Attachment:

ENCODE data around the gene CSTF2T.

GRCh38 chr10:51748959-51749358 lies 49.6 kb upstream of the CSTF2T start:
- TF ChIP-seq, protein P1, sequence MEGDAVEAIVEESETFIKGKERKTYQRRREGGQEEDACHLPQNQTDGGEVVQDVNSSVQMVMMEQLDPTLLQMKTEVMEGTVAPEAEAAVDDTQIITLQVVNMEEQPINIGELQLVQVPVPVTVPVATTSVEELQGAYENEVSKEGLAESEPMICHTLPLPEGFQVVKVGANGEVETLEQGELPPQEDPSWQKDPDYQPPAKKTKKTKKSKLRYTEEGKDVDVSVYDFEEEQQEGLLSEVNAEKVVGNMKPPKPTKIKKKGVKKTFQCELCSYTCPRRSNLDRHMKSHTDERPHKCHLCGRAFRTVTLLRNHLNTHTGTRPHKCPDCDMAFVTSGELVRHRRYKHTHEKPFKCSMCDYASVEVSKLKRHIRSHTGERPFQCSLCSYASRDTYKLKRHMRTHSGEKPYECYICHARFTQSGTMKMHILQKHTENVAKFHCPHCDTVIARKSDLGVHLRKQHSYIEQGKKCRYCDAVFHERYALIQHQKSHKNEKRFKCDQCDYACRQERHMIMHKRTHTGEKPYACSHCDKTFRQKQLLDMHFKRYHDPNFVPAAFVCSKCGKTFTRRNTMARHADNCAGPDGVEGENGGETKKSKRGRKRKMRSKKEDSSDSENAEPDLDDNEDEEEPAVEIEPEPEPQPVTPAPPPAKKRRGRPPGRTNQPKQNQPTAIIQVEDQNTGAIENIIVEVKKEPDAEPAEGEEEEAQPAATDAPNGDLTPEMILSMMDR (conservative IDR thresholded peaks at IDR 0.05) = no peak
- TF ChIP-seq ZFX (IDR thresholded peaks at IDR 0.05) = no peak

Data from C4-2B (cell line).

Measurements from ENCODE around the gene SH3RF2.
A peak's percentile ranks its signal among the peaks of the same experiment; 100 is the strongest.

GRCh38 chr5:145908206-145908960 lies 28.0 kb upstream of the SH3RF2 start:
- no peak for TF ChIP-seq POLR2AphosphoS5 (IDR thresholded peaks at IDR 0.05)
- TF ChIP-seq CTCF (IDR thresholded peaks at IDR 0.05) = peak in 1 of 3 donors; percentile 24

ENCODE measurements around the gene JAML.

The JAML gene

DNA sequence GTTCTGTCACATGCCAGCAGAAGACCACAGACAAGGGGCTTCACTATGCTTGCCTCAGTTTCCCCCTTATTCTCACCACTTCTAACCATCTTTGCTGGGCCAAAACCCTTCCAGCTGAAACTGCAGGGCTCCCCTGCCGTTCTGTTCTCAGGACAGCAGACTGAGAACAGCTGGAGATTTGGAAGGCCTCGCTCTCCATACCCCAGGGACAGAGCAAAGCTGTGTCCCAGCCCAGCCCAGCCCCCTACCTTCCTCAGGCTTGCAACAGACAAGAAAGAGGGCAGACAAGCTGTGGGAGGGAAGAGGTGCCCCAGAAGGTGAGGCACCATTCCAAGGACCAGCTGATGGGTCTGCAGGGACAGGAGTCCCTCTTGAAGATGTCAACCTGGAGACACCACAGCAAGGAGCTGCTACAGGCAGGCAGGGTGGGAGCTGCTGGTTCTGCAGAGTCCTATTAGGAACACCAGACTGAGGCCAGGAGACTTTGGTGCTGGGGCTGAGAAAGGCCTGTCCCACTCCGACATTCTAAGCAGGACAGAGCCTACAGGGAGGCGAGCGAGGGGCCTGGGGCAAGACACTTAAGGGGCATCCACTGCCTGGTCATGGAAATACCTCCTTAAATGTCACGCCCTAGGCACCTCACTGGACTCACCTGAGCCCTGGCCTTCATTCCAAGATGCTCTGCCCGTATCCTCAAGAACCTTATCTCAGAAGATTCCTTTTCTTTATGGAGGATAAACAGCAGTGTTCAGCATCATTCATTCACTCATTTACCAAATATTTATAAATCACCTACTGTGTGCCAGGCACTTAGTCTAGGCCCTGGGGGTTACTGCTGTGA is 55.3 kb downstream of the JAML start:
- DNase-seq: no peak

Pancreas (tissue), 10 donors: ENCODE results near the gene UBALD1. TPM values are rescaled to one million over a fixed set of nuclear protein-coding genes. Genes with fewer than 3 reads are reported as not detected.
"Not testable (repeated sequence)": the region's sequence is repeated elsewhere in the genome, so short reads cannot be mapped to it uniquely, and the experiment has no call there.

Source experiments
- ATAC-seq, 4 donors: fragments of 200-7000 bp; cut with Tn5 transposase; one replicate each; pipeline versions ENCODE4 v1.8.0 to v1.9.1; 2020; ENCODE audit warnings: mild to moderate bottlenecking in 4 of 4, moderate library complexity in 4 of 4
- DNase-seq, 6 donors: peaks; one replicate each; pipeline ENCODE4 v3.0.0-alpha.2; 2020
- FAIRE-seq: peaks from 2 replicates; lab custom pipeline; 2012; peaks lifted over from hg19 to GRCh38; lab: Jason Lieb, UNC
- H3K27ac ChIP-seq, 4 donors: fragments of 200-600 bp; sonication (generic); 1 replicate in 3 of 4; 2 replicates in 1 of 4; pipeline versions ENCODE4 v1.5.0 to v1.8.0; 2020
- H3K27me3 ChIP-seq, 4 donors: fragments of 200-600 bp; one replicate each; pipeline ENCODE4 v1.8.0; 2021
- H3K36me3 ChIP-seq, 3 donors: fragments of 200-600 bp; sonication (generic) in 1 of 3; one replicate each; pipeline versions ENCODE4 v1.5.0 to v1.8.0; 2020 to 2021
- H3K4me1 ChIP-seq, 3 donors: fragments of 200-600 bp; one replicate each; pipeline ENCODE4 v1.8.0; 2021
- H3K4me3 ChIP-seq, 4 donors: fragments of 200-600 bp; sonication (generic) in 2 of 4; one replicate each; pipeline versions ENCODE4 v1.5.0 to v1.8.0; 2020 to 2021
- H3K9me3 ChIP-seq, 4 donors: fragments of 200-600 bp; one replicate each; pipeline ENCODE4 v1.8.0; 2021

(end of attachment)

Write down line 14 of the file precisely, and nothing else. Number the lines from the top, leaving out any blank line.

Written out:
- DNase-seq: no peak